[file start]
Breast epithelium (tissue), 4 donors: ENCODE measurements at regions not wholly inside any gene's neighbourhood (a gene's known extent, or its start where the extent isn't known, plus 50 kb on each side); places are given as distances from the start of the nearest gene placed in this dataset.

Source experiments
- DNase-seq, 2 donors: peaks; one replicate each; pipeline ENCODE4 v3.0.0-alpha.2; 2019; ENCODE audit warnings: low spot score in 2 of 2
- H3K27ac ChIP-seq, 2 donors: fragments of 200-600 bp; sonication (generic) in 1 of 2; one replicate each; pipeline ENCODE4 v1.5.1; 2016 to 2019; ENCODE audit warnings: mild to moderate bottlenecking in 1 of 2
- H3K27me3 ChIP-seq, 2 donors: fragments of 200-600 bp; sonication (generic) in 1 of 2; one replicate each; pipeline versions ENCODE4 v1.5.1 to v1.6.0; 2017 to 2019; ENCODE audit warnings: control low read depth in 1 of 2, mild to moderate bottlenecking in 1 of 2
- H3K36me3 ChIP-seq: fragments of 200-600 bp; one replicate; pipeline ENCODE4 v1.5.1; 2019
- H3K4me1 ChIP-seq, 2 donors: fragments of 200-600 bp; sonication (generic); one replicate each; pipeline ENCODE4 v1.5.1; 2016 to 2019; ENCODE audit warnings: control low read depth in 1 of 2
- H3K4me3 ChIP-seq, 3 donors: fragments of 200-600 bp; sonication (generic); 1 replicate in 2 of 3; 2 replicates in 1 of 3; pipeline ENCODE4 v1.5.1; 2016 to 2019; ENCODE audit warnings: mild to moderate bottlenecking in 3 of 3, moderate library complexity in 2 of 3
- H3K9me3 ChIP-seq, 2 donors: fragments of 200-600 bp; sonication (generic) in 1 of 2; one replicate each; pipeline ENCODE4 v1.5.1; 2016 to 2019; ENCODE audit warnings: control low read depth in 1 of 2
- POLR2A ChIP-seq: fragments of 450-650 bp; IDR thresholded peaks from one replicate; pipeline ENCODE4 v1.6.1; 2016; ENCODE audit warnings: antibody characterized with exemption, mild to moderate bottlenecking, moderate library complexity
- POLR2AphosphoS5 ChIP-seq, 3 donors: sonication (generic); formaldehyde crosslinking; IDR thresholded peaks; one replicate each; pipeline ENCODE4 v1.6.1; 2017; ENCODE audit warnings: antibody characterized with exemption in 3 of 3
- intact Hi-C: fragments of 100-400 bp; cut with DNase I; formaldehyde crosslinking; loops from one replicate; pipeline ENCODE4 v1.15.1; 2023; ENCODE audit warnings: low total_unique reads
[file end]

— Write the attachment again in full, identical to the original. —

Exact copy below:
Breast epithelium (tissue), 4 donors: ENCODE measurements at regions not wholly inside any gene's neighbourhood (a gene's known extent, or its start where the extent isn't known, plus 50 kb on each side); places are given as distances from the start of the nearest gene placed in this dataset.

Source experiments
- DNase-seq, 2 donors: peaks; one replicate each; pipeline ENCODE4 v3.0.0-alpha.2; 2019; ENCODE audit warnings: low spot score in 2 of 2
- H3K27ac ChIP-seq, 2 donors: fragments of 200-600 bp; sonication (generic) in 1 of 2; one replicate each; pipeline ENCODE4 v1.5.1; 2016 to 2019; ENCODE audit warnings: mild to moderate bottlenecking in 1 of 2
- H3K27me3 ChIP-seq, 2 donors: fragments of 200-600 bp; sonication (generic) in 1 of 2; one replicate each; pipeline versions ENCODE4 v1.5.1 to v1.6.0; 2017 to 2019; ENCODE audit warnings: control low read depth in 1 of 2, mild to moderate bottlenecking in 1 of 2
- H3K36me3 ChIP-seq: fragments of 200-600 bp; one replicate; pipeline ENCODE4 v1.5.1; 2019
- H3K4me1 ChIP-seq, 2 donors: fragments of 200-600 bp; sonication (generic); one replicate each; pipeline ENCODE4 v1.5.1; 2016 to 2019; ENCODE audit warnings: control low read depth in 1 of 2
- H3K4me3 ChIP-seq, 3 donors: fragments of 200-600 bp; sonication (generic); 1 replicate in 2 of 3; 2 replicates in 1 of 3; pipeline ENCODE4 v1.5.1; 2016 to 2019; ENCODE audit warnings: mild to moderate bottlenecking in 3 of 3, moderate library complexity in 2 of 3
- H3K9me3 ChIP-seq, 2 donors: fragments of 200-600 bp; sonication (generic) in 1 of 2; one replicate each; pipeline ENCODE4 v1.5.1; 2016 to 2019; ENCODE audit warnings: control low read depth in 1 of 2
- POLR2A ChIP-seq: fragments of 450-650 bp; IDR thresholded peaks from one replicate; pipeline ENCODE4 v1.6.1; 2016; ENCODE audit warnings: antibody characterized with exemption, mild to moderate bottlenecking, moderate library complexity
- POLR2AphosphoS5 ChIP-seq, 3 donors: sonication (generic); formaldehyde crosslinking; IDR thresholded peaks; one replicate each; pipeline ENCODE4 v1.6.1; 2017; ENCODE audit warnings: antibody characterized with exemption in 3 of 3
- intact Hi-C: fragments of 100-400 bp; cut with DNase I; formaldehyde crosslinking; loops from one replicate; pipeline ENCODE4 v1.15.1; 2023; ENCODE audit warnings: low total_unique reads